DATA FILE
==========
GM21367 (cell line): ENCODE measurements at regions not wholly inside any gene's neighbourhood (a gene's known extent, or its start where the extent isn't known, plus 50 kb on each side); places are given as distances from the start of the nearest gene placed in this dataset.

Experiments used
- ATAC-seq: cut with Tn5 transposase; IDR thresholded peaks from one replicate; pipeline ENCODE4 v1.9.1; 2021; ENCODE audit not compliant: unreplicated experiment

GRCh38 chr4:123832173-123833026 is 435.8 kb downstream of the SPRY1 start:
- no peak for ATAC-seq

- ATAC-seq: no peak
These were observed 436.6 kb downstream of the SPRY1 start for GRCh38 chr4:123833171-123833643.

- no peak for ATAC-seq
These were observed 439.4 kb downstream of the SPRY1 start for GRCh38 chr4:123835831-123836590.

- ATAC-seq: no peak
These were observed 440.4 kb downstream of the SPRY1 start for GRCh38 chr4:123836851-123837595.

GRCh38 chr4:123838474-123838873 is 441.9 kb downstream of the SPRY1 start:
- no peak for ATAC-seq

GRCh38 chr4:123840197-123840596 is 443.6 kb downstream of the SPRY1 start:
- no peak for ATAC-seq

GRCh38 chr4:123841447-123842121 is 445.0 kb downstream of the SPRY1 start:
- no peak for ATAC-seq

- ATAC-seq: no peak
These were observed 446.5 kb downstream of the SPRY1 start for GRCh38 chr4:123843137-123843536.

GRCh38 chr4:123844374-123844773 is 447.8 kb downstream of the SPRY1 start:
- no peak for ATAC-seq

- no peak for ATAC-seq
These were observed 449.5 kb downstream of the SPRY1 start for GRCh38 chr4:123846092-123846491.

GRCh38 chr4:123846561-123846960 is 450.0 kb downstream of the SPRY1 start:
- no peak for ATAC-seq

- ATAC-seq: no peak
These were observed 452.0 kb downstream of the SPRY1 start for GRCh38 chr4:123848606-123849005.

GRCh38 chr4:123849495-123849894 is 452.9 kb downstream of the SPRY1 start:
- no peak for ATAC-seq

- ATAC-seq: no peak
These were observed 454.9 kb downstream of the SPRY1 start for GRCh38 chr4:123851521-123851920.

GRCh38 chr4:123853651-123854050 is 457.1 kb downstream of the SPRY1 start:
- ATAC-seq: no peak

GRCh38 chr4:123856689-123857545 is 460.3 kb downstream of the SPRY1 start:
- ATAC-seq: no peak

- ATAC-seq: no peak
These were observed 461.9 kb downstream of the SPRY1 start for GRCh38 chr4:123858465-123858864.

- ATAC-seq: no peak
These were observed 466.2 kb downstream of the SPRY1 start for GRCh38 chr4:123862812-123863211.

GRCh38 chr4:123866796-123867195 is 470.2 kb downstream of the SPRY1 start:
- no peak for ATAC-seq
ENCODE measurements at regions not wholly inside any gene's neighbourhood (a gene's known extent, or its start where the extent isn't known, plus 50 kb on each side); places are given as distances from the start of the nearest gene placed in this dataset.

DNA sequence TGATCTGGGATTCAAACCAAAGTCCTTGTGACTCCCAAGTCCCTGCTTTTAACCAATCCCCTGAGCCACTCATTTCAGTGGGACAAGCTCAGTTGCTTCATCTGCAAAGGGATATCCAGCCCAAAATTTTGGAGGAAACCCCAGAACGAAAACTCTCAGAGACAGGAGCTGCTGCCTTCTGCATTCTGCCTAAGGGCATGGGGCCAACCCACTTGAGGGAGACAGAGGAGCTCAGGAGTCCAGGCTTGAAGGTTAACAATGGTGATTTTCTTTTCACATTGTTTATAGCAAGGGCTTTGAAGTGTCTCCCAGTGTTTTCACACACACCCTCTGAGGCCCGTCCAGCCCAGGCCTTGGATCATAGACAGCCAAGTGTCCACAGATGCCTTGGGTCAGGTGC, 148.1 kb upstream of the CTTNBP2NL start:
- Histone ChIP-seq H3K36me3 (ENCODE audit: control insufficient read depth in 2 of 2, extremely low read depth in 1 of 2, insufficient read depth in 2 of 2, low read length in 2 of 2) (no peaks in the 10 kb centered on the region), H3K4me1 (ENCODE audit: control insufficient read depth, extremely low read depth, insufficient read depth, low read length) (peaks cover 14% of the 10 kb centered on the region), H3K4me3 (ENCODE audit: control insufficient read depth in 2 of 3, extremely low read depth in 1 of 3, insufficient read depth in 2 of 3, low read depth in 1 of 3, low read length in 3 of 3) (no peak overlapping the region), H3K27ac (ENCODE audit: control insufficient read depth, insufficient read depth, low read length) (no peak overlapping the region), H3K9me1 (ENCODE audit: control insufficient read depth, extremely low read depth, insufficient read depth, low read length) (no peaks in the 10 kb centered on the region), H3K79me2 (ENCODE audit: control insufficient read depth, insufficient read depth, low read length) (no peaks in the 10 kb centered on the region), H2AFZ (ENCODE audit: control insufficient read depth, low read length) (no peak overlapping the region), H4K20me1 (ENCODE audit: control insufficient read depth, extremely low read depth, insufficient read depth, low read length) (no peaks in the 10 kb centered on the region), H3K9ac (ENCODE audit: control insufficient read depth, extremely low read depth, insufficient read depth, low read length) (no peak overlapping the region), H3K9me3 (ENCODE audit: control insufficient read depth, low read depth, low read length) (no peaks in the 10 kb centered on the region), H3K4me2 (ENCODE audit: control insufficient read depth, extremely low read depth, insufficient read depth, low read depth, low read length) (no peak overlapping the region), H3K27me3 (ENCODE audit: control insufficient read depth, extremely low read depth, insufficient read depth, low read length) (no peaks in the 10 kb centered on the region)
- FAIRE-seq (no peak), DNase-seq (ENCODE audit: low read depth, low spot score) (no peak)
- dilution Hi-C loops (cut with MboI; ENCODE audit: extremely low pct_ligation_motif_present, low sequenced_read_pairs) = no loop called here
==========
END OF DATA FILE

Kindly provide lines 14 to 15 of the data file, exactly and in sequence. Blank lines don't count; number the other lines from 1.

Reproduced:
GRCh38 chr4:123840197-123840596 is 443.6 kb downstream of the SPRY1 start:
- no peak for ATAC-seq